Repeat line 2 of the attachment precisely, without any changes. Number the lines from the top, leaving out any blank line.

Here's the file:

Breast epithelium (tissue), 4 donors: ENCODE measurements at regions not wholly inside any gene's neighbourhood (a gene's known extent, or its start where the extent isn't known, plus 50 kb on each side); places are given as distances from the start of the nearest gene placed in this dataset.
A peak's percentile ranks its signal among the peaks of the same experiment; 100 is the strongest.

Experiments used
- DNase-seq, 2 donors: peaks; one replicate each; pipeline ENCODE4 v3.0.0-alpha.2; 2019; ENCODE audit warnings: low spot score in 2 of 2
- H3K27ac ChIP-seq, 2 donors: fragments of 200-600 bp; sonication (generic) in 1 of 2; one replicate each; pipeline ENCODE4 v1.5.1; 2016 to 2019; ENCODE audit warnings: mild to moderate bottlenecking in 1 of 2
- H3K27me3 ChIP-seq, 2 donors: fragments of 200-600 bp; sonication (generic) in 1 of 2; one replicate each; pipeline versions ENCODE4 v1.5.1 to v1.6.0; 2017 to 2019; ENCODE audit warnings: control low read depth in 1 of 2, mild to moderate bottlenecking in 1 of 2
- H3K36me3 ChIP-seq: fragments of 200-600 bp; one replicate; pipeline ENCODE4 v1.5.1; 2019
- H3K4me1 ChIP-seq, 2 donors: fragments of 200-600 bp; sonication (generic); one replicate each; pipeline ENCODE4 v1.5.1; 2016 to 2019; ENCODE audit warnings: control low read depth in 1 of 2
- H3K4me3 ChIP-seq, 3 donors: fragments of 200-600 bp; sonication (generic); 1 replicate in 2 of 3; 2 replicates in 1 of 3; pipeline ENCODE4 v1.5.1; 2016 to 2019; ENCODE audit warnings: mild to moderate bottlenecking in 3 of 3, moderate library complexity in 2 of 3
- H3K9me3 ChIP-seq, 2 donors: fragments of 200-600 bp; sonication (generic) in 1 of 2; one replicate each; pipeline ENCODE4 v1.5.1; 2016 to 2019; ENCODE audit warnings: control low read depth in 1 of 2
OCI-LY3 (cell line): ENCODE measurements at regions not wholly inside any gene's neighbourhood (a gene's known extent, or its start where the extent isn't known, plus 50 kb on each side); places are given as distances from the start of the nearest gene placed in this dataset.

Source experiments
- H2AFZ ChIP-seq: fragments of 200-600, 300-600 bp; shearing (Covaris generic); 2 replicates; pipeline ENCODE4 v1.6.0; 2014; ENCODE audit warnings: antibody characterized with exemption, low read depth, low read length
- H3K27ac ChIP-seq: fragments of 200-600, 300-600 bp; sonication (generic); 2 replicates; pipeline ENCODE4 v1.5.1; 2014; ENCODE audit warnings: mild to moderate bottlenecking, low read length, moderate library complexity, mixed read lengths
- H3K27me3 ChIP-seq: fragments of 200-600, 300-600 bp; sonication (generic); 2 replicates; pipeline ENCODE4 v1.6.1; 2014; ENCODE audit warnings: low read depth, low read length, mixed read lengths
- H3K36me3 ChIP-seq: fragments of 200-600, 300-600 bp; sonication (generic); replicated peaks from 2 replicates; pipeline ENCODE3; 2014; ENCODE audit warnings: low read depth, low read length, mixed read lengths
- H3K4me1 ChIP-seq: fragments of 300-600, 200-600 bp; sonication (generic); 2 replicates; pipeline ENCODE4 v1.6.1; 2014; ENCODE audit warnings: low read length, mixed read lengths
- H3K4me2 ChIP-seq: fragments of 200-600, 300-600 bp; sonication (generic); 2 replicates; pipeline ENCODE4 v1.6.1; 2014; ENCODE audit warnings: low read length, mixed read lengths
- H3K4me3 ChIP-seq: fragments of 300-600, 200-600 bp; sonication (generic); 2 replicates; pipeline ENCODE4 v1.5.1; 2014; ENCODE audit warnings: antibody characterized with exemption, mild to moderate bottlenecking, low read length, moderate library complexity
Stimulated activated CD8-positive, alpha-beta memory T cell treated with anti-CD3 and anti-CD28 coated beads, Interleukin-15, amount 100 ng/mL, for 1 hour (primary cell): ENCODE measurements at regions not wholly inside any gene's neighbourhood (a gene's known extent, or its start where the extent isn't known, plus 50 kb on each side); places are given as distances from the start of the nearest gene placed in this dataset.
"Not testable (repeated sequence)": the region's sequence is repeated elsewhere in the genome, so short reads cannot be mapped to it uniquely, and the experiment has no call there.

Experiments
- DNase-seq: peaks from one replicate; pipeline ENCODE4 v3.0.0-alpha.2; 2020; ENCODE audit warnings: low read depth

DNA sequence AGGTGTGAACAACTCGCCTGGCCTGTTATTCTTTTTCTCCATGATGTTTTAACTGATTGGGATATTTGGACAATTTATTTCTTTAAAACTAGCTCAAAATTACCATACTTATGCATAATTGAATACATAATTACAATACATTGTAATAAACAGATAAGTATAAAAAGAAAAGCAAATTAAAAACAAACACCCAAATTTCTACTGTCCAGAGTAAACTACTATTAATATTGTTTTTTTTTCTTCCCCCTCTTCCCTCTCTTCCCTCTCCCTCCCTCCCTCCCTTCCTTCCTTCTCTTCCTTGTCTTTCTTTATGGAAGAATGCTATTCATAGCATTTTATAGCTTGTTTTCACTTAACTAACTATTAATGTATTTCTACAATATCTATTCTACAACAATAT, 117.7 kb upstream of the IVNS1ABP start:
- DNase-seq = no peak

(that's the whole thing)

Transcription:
A peak's percentile ranks its signal among the peaks of the same experiment; 100 is the strongest.